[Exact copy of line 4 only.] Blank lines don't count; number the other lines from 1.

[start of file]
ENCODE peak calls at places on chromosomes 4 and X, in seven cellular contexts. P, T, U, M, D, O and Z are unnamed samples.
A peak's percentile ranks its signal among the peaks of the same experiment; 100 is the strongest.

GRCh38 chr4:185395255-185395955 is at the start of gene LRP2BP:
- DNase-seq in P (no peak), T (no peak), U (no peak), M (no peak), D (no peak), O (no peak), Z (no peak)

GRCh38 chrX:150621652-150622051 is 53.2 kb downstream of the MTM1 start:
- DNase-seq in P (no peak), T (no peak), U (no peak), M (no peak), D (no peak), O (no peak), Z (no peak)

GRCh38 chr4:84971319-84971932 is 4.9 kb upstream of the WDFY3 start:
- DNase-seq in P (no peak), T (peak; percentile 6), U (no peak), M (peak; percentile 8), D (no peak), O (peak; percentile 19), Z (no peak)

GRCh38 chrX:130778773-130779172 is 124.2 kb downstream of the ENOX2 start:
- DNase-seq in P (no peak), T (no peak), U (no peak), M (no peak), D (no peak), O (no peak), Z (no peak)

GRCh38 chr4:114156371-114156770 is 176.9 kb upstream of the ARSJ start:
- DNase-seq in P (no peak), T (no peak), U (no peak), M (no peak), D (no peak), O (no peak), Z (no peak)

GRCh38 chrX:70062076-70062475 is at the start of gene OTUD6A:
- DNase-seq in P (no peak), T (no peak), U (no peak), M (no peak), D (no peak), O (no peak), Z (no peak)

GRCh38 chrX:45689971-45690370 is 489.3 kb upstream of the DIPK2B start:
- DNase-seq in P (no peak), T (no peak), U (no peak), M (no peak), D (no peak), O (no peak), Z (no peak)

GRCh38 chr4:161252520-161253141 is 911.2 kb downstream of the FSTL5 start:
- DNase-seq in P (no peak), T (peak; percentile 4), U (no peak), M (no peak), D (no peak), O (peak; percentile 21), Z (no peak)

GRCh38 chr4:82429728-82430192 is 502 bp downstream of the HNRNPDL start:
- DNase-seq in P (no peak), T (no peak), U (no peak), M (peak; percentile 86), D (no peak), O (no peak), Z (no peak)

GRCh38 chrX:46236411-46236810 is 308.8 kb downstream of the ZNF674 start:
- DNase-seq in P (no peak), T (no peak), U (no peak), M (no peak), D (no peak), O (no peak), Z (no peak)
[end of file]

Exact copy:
- DNase-seq in P (no peak), T (no peak), U (no peak), M (no peak), D (no peak), O (no peak), Z (no peak)